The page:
Microcredit recently hit international headlines after Mohammad Younis won the 2006 Nobel Peace Prize for his work with the Grameen Bank in helping Bangladesh's poor gain access to credit.

Microcredit has been celebrated for helping the poorest of the poor find a way out of poverty. Unlike conventional lending practices, microcredit institutions loan money without collateral, to groups of people rather than individuals, relying on peer pressure and group cohesiveness to ensure repayment.

According to Timothy Jokkene, a Ugandan businessman and owner of a microcredit lending institution in Gulu, loaning money to the poor is part of the path to recovery for the people of northern Uganda.

"Unemployment in Uganda is widespread. There are no jobs, so people need to find ways to create their own jobs, which is why microcredit is so popular," he told Weekend Review.

"There is no future in [programmes like] the WFP in the long term. We don't need handouts. We need business. For over a decade, NGOs have been meeting the needs of the local population, where the government either couldn't or wouldn't provide the basic services needed. It has become so that people are just used to putting out their hands and asking for aid."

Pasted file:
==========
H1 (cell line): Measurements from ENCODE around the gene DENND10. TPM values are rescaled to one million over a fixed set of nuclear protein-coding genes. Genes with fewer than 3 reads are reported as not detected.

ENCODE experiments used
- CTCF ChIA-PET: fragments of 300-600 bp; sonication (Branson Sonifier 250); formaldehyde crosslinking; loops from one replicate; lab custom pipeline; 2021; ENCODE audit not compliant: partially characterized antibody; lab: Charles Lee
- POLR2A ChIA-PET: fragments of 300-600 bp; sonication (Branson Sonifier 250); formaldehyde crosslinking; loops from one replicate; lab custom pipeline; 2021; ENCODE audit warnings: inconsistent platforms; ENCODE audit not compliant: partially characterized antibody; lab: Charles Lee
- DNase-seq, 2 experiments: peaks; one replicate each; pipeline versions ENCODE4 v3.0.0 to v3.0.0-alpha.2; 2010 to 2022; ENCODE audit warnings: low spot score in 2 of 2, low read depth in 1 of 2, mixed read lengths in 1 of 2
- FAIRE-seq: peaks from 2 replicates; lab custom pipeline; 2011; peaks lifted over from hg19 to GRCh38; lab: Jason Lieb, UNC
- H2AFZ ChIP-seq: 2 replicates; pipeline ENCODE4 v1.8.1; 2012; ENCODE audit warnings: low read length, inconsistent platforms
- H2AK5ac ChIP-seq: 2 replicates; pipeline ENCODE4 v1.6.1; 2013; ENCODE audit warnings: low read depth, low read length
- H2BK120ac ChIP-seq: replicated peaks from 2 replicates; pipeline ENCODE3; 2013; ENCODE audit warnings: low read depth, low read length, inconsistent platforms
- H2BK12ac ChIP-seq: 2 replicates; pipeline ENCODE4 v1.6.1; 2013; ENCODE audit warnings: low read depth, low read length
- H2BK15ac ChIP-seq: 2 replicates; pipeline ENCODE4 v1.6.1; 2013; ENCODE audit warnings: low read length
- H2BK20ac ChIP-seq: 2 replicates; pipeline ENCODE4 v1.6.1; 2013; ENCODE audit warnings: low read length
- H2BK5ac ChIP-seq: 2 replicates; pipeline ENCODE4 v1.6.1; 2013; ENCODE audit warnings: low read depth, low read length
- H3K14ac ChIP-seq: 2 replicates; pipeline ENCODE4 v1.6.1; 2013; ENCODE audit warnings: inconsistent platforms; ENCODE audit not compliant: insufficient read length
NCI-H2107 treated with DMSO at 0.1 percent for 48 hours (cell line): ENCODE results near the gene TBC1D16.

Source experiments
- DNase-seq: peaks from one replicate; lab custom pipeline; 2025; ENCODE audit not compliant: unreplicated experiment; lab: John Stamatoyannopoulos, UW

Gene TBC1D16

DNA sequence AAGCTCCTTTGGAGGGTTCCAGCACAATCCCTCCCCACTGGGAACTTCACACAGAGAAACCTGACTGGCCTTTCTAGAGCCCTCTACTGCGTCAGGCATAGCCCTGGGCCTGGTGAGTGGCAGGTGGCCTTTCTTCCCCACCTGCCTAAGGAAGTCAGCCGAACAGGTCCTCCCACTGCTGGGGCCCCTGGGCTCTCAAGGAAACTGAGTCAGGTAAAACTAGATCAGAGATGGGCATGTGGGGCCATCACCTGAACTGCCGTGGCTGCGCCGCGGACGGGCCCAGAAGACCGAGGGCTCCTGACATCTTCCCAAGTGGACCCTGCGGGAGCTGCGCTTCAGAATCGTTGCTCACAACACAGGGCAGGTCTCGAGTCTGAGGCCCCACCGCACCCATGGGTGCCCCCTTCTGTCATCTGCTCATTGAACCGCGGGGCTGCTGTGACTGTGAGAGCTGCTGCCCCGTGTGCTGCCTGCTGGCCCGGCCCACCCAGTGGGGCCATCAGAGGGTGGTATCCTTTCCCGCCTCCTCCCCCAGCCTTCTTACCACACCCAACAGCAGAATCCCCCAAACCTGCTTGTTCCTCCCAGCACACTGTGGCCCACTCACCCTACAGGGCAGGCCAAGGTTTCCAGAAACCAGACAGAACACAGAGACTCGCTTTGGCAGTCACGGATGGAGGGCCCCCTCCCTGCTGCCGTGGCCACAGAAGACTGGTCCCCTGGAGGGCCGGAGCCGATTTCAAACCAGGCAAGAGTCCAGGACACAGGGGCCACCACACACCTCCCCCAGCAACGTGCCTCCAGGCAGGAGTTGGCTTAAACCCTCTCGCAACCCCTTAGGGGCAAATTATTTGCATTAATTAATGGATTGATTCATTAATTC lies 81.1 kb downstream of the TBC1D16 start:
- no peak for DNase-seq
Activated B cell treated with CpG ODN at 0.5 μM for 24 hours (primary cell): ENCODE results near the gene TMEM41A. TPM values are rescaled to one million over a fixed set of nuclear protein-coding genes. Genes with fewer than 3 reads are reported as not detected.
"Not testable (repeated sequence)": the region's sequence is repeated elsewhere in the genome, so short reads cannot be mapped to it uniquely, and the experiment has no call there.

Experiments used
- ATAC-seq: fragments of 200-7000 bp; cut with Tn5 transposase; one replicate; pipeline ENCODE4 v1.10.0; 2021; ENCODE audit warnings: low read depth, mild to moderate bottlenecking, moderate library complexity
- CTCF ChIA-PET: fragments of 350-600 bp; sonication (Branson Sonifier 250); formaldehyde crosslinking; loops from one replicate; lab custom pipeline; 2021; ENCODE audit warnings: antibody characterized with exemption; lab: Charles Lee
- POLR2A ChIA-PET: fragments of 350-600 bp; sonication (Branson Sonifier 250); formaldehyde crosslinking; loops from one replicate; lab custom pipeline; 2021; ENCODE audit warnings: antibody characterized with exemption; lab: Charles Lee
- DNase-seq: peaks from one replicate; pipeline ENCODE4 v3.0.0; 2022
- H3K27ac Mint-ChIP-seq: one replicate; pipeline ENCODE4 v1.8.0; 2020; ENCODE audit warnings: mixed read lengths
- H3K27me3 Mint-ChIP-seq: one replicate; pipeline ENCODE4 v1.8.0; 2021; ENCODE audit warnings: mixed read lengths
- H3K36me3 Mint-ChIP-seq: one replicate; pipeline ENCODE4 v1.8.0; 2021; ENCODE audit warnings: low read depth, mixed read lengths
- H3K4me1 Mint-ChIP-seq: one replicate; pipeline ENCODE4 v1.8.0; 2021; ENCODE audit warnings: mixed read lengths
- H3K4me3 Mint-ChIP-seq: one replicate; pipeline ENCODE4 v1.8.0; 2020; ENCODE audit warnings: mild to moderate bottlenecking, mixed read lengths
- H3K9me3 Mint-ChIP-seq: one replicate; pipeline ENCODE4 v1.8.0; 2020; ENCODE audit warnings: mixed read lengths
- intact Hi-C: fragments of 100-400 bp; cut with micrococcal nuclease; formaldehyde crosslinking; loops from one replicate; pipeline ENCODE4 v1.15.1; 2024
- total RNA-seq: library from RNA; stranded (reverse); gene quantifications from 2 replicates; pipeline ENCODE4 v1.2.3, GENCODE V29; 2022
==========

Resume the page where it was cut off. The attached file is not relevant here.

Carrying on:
The time has come, he said, for people to learn how to support themselves.

Training for self sufficiency

Jokkene explained that new applicants come in pre-organised groups, and he and his team talk to them so that they know that they are not getting free money.

"It is a loan that they must pay back. We educate them about simple financing," he said, adding that they need to come to the centre with a business plan.

"We conduct the basic training for them to be able to assess capital, expenses and profits. Borrowers need to understand how much is coming in versus how much is going out. The size of the loan groups vary from 30 to 50 people and the average loan size is about 100,000 Ugandan Shillings or $50. Some use the money to buy seeds and farm equipment. Others take it for tailoring, to trade or metal working."

Loans are mostly taken over a period of 2 to 3 months and are given at a fixed rate of 2.5 per cent monthly interest. Payments have to be made on a weekly basis.

One woman who has benefited from the programme, is 45-year-old Mary Oloma. This single mother of five sells jinnut — similar to peanuts — and white ants, which are cooked and sold. She borrows money with a group of 20 women and makes 28,000 Ugandan Shillings per week (about $16) profit. She pays 10,000 Ugandan Shillings back per week, earning 18,000 Ugandan Shillings per week. This is enough for her children's education and to buy food for herself and them.

"Before I was just at home running the house, but now I am a businesswoman."